Greenpoint has a new and HUGE art gallery – Succulent Studios, occupying a 3,000 square foot space on the coveted 5th floor of 67 West St – a landmarked former rope factory on the waterfront. A freight elevator up from our third floor HQ, past Greenpoint Loft and around the bend, I opened the door into a construction zone – a vast, high ceilinged and sun drenched construction zone with a view of the East River, lower Manhattan and a granite store yard below – the kind of space many of us would dream to work or live in.
A week or so ago we published an article titled The Conspiracy Against The People Opposed To Greenpoint Landing, after the painful and last public meeting about the high rise towers inevitably to rise on Greenpoint’s waterfront.
That evening while sipping on a beer at Brouwerij Lane, a call with a NJ area code appeared on my phone. It was Stephen Levin and he was pretty insulted by our decision to run that post. I stood outside in the cold while he explained to me (in many words) what I have invited him to share with you.
Yes we have been extremely critical of him and will continue to be as long as he makes decisions that we feel are not in the best interest of Greenpoint. I did offer him the opportunity to explain himself here. After, I invite readers to reply in the comment section. (Keep it classy.)
A letter from your Council Member Stephen Levin: Continue reading
Ok, here we are. This is your last shot. I’m not playin’. Either are the developers who will soon turn Greenpoint into a Disneyfied vision of Brooklyn. The last of the public meetings will take place Thursday, December 5th, 2013 and this is your last chance to do something.
250 Broadway Committee Room 16th Floor CITY HALL
Time for Commercial Street meeting: 9:30 am
Time for Greenpoint Landing meeting: 1:00 pm
If you can’t make it – here is a sample letter – to send to council members.
Anyone familiar with the politics of New York knows most of these politicians are flags flapping in the wind. Where the wind blows is the direction they point in. If you all become the wind and let them know how you feel, you may be able to get the city council to vote against this project.
Become a collective hurricane! Go to the meetings. Voice your opinions, and let it be known that you are not feeling this.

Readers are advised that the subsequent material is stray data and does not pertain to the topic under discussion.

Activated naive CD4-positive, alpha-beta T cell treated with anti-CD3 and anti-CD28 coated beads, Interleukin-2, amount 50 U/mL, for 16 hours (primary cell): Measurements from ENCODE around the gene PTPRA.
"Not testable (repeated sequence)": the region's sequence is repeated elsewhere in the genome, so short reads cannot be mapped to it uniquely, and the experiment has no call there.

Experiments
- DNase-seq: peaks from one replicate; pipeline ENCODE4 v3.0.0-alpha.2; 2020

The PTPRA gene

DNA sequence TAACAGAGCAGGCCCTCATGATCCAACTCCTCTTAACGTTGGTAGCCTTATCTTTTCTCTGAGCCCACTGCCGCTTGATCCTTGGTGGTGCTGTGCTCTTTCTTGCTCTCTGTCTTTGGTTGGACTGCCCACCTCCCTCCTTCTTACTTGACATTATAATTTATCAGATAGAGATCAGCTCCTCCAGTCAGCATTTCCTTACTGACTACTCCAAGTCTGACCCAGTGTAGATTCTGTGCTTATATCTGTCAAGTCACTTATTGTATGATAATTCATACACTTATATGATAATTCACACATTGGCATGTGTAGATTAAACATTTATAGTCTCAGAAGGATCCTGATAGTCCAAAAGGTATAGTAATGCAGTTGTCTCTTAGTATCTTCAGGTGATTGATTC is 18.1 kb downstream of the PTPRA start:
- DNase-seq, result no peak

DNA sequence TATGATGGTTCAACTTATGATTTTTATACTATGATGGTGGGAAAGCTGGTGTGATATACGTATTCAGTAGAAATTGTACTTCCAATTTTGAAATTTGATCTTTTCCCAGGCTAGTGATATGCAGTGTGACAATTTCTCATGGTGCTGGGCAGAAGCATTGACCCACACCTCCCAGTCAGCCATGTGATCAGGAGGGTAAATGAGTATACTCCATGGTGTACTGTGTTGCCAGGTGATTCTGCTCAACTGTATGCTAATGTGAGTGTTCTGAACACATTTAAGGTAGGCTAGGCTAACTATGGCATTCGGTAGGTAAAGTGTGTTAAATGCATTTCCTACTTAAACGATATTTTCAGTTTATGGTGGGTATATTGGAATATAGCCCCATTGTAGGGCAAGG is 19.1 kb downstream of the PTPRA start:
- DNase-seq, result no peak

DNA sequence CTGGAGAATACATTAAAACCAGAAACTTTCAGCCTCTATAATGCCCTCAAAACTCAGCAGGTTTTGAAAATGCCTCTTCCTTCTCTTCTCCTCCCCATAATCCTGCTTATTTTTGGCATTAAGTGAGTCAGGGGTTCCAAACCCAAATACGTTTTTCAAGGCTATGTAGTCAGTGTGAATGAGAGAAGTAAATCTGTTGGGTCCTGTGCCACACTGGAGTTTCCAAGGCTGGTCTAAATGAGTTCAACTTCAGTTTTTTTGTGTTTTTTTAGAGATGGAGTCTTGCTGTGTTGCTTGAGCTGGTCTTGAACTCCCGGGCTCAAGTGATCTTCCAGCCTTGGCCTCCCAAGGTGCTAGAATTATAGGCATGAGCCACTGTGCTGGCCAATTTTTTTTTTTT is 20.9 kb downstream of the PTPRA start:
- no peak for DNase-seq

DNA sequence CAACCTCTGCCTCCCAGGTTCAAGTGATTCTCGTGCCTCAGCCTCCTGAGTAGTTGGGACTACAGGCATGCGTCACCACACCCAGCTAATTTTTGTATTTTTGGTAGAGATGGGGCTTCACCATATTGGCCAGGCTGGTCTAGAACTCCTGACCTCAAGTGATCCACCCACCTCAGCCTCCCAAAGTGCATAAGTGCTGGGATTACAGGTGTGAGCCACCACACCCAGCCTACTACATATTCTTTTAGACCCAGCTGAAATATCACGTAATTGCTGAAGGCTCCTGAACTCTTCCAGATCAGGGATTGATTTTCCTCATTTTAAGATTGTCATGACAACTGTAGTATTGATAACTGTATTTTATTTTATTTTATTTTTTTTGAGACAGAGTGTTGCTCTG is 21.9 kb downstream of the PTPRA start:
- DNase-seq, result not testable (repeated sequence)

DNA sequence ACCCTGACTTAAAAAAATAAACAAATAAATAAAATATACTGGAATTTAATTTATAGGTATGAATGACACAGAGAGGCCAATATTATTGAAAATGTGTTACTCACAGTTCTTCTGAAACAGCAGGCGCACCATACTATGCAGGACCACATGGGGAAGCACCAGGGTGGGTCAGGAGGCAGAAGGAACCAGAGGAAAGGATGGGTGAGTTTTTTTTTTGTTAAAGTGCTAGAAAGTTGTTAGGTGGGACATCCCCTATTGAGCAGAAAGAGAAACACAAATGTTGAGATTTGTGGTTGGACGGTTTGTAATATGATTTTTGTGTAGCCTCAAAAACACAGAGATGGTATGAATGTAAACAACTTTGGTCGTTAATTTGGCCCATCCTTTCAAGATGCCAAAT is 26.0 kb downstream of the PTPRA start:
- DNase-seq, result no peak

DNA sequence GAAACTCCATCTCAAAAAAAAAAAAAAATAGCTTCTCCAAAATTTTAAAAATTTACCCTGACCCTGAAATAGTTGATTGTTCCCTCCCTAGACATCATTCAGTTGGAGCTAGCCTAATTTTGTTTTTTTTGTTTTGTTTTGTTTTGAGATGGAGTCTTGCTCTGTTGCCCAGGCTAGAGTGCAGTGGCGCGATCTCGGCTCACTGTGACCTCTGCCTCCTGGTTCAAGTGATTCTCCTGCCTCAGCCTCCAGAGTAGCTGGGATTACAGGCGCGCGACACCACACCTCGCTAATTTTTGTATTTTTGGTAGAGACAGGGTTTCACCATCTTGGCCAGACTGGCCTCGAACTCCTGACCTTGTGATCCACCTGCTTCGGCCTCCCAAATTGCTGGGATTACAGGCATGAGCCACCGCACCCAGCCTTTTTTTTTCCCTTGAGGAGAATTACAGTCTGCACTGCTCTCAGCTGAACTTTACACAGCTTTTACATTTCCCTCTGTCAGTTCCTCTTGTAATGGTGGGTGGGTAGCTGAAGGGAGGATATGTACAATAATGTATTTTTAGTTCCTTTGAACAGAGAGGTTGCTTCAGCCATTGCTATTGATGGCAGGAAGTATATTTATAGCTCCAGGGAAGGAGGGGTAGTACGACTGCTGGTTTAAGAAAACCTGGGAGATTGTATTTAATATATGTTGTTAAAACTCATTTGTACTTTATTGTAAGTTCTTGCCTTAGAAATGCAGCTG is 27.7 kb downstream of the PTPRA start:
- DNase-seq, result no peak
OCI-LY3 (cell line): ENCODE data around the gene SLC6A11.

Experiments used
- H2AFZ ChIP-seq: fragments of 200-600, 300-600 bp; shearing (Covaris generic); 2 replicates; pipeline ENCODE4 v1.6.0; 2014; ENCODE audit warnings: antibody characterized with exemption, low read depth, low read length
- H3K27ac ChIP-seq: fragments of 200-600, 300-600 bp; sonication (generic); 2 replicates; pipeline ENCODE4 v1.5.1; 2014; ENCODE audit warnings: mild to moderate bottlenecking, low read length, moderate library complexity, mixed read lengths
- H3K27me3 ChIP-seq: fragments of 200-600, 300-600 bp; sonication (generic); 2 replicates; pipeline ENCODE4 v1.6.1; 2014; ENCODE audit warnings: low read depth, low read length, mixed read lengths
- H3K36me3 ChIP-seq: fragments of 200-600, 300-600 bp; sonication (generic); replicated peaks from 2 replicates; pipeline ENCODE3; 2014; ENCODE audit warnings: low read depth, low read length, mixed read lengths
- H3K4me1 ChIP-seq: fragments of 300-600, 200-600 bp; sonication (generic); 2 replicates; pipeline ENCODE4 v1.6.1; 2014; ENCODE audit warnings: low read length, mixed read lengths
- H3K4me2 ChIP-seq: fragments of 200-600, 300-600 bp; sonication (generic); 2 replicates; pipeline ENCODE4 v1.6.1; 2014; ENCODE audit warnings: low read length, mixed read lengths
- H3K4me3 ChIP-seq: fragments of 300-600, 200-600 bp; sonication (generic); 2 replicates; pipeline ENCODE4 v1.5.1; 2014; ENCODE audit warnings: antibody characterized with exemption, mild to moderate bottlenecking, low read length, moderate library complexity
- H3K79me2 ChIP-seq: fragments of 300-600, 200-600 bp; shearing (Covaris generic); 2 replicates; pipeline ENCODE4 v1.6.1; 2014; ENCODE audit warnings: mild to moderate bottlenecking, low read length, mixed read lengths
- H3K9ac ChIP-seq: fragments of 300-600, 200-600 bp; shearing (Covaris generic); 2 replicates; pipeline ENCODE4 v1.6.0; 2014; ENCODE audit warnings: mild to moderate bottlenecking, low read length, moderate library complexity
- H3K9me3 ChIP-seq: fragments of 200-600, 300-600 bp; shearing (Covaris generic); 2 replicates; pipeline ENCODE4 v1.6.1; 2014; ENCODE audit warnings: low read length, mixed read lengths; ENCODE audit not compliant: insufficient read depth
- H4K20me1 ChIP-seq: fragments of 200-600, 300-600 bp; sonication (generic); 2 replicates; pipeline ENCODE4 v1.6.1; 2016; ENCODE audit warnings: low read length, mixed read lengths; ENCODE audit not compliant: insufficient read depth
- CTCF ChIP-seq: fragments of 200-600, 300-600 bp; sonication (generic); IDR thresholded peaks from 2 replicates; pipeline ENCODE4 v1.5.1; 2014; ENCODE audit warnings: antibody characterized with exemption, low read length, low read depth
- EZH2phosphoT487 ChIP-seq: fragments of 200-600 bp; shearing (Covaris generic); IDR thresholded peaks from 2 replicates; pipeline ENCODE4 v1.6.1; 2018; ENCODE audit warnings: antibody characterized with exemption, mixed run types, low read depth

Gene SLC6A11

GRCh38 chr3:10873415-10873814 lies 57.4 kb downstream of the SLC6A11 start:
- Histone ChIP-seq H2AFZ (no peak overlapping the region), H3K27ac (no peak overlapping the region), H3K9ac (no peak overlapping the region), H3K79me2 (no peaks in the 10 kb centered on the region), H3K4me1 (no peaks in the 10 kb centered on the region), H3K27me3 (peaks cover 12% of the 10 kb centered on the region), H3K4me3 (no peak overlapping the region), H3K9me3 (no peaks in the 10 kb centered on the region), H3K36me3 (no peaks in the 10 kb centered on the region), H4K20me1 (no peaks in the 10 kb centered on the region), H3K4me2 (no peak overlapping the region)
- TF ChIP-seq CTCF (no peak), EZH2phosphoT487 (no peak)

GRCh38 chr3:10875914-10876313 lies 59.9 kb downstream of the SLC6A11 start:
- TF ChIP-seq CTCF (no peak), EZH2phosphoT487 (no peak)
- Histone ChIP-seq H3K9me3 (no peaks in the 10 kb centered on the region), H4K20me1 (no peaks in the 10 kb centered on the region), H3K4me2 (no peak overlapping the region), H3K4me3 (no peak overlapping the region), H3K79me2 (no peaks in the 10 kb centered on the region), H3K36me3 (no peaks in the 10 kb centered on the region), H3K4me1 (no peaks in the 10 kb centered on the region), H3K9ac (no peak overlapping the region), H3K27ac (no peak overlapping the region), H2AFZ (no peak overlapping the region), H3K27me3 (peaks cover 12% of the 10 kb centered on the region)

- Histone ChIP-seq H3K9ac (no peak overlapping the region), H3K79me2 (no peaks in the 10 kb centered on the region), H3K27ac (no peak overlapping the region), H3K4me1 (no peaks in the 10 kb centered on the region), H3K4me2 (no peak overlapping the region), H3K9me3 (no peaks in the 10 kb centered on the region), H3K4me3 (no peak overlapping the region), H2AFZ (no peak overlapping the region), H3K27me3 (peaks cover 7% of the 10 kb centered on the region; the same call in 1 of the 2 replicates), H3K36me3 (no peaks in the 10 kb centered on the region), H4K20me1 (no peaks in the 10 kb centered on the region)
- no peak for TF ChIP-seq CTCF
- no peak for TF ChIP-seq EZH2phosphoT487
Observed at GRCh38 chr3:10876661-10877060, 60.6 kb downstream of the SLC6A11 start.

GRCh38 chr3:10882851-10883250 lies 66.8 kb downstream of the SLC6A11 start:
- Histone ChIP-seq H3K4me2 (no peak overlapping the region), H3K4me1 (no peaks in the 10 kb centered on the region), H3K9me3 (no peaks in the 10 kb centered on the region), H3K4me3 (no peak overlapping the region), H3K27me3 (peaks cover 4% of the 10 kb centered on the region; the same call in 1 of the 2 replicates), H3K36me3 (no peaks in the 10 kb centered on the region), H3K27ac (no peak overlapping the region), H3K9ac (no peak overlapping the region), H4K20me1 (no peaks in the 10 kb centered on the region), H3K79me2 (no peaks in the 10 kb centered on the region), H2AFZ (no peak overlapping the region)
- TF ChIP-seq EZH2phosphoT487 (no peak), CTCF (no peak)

See more of Max Dworkin’s photos at www.Pictured.tumblr.com.
Tomorrow is the 2nd to last public hearing on Greenpoint Landing and 77 Commercial St. The City Planning Commission will cast a vote on the project.
Residents will be able to sign up to speak for 3 minutes each to voice opinions and concerns.
The developer has approval to build 300 market-rate apartments in a 15-story tower at 77 Commercial Street, but still needs approval for necessary zoning modifications in order to build an additional 500 units.
Greenpoint Landing would add 700 units as well as a new public school to the waterfront. The towers are currently above the height allowed by current zoning laws.
Controversy has arisen with regards to the affordable housing units in the building, de-funding of the park project, as well as additional population increases in the neighborhood, and the strain that increase will cause on public transit.
The local organization, Save Greenpoint, is fighting agains the towers, arguing that the development of Greenpoint Landing and 77 Commercial St will unearth harmful toxic chemicals into the local environment. They warn that residents will be exposed to harmful VOC’s from excavation for 3 years, impacting even indoor air quality.
They are still collecting signatures on this petition, to urge Governor Cuomo and the state to order a comprehensive Environmental Assessment of the redeveloped area before construction begins.
Where: Spector Hall, 22 Reade St
When: 10/9 at 10am
Note: From Kim Mason of Save Greenpoint: “If people cannot attend the meeting, they should write letters to Amanda Burden, the Director of City Planning. Her email is aburden [at] planning [dot] nyc [dot] gov.
The Daily News is reporting that the MTA has finally agreed to move their vehicles from a parking lot at 65 Commercial Street to City-owned land in the Westchester Village section of the Bronx. As part of the 2005 Greenpoint Waterfront re-zoning, the MTA agreed in principle to move the vehicles so the City could convert the parking lot to a park, but it has taken 8 years to find a suitable replacement lot.